Students hold annual Navratri Garba celebration

Garba involves dancing in choreographed routines with intricate hand movements

· October 8, 2012, 12:55 am

Abby Graham | DP

(From left to right) College junior Janan Dave, College senior Trisha Sanghavi and College freshman Eshani Patel dance at the Hindu Student Council and Young Jains of America’s annual Navratri Garba celebration in Houston Hall’s Hall of Flags.


Bright lights, traditional Hindu religious music and colorful Indian outfits greeted students as they entered the Hall of Flags Saturday night, where the Hindu Student Council and Young Jains of America hosted their annual Navratri Garba celebration.

Navratri means “nine nights” and the festival, which lasts nine days and nine nights, is held in honor of the Hindu Mother Goddess, Shakti.

The festival is usually held near the end of September or beginning of October, depending on where the holiday falls in the lunar calendar.

Saturday night, HSC/YJA celebrated Navratri, with the pairing of two different dance styles: Garba and Dandiya Raas.

Garba involves dancing in choreographed routines with intricate hand movements around the Hindu Mother Goddess. In contrast, Dandiya Raas is dominated mostly by males who dance using colorful sticks in a sequenced fashion.

The Hall of Flags was packed for Navratri.

“I love that many students decided to fully participate and dress in traditional Indian wear for this event,” College junior and HSC/YJA Garba Co-Chair Nalini Jain said.

Women on the dance floor wore chaniya cholis, colorful blouses and skirts accessorized with traditional beads, shells and mirrors.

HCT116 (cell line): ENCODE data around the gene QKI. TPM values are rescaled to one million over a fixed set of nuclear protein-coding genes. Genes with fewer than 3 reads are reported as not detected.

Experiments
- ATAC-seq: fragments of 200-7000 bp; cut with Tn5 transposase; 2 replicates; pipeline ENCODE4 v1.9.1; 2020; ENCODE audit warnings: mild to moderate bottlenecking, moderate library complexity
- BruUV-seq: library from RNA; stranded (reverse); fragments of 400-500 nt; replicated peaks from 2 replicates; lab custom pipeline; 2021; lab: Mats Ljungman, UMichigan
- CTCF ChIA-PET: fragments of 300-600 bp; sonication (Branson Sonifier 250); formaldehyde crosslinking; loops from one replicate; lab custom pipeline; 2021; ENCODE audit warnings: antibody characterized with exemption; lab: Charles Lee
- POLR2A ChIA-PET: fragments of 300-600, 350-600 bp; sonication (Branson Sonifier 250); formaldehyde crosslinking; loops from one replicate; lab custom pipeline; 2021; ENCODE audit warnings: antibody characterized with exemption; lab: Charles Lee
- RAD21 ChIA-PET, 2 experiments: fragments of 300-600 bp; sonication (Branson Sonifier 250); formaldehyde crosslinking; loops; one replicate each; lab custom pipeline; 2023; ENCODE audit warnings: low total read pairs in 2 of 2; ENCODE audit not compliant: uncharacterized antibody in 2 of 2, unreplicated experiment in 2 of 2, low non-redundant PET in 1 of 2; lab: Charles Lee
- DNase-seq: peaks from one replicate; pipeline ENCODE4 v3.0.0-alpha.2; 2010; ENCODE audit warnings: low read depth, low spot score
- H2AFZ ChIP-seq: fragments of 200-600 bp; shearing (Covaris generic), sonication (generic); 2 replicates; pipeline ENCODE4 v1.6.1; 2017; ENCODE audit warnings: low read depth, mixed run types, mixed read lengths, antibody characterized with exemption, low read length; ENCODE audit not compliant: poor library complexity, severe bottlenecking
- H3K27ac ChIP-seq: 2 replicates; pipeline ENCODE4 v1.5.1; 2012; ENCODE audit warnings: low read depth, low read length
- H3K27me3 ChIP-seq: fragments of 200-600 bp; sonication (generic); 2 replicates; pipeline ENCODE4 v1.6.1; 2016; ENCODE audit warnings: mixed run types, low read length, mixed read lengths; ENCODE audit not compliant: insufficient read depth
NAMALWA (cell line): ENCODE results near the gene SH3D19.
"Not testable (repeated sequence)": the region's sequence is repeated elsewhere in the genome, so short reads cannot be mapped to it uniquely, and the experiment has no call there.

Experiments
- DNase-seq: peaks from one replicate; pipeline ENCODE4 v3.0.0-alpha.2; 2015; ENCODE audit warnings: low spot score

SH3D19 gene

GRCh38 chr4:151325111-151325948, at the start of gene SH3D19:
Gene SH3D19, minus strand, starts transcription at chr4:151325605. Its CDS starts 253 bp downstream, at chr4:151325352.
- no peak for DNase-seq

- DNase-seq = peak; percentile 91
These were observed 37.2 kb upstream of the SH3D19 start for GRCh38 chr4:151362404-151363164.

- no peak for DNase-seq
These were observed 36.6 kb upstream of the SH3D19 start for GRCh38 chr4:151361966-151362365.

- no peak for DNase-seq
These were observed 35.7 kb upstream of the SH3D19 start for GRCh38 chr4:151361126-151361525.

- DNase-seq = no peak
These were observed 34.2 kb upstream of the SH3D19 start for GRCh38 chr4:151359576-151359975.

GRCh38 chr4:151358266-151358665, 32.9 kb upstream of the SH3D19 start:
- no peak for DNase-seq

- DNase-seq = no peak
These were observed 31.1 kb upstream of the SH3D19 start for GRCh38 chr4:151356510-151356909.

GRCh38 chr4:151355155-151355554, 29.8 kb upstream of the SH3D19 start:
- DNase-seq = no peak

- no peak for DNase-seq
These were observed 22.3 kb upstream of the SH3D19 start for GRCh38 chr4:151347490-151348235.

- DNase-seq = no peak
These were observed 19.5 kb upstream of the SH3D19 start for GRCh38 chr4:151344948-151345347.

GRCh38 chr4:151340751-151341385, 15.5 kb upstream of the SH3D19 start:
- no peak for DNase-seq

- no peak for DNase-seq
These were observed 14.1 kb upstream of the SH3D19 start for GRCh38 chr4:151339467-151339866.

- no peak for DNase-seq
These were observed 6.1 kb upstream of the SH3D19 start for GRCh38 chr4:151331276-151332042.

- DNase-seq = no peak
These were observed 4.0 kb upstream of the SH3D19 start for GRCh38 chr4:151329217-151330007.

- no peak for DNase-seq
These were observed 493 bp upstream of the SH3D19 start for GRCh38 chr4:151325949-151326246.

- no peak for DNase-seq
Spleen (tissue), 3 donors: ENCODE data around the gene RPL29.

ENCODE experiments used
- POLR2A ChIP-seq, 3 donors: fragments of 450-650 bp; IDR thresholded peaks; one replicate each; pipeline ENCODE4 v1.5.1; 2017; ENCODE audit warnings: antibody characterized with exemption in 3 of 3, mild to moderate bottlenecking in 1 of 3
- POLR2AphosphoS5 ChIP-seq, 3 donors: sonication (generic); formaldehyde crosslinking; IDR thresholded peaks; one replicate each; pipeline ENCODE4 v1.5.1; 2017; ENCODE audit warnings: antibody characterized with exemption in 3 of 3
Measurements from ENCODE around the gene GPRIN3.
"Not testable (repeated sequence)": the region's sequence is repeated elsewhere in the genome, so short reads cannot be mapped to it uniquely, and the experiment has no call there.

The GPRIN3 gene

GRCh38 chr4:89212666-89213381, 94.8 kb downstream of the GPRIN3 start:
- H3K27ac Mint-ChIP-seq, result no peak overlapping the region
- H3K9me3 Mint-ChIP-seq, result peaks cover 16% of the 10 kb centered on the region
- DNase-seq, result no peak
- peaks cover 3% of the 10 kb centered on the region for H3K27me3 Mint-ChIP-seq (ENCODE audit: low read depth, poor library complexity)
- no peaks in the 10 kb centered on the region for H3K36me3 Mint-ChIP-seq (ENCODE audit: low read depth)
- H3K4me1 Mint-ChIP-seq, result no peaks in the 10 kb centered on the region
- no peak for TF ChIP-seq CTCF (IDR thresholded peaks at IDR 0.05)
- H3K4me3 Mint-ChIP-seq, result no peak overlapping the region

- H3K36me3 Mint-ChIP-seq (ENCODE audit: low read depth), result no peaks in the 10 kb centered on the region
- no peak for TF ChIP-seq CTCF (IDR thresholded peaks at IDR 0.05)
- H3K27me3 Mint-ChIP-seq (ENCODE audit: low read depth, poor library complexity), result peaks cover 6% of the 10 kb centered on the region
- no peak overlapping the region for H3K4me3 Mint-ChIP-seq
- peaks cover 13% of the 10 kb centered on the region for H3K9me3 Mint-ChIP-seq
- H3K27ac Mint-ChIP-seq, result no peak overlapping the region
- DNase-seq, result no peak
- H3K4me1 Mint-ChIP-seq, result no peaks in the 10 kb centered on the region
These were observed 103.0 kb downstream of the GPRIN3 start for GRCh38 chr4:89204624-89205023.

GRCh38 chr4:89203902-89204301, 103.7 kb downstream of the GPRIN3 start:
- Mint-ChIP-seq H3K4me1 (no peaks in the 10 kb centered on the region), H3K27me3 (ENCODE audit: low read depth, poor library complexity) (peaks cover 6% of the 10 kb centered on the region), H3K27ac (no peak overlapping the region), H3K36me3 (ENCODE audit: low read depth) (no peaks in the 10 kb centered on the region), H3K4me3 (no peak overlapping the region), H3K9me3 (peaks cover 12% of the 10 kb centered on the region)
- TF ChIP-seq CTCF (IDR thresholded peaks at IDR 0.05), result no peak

Men were dressed in colorful kurtas, a type of top, and paired them with embroidered scarves and pants.

The organizers even projected videos of basic Garba and Dandiya Raas steps at the event for newcomers who had never been exposed to a Navratri Garba festival before.

College and Wharton sophomore and Garba Co-Chair Neel Koyawala noted the value in hosting these events for the Penn’s Indian community.

“We want anyone who comes away from home — who feels homesick — [to] continue to cultivate these memories and stay in touch with their culture,” he said.

HSC/YJA hosts numerous Hindu religious and cultural events during the year, such as Diwali, Holi, Hindu Jain Awareness Week and Sunday Pujas, or prayers.

Individuals from among the Philadelphia community also participated in Navratri Garba.

Nikita Vardya, a recent college graduate who just moved to Center City, found HSC/YJA’s celebration reminiscent of her home in Michigan.

“I knew Navratri season was starting and I used to attend these events back in Michigan,” Vardya said. “Navratri gives me a chance to get back to my roots and allows me to be more involved in my culture.”

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